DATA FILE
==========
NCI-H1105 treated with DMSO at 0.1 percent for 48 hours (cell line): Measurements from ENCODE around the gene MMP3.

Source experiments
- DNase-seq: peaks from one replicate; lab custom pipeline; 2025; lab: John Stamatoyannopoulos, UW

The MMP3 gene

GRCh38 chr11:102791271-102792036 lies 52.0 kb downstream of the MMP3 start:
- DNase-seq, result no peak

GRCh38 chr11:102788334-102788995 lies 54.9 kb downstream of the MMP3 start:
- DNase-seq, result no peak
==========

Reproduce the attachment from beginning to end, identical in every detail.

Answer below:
NCI-H1105 treated with DMSO at 0.1 percent for 48 hours (cell line): Measurements from ENCODE around the gene MMP3.

Source experiments
- DNase-seq: peaks from one replicate; lab custom pipeline; 2025; lab: John Stamatoyannopoulos, UW

The MMP3 gene

GRCh38 chr11:102791271-102792036 lies 52.0 kb downstream of the MMP3 start:
- DNase-seq, result no peak

GRCh38 chr11:102788334-102788995 lies 54.9 kb downstream of the MMP3 start:
- DNase-seq, result no peak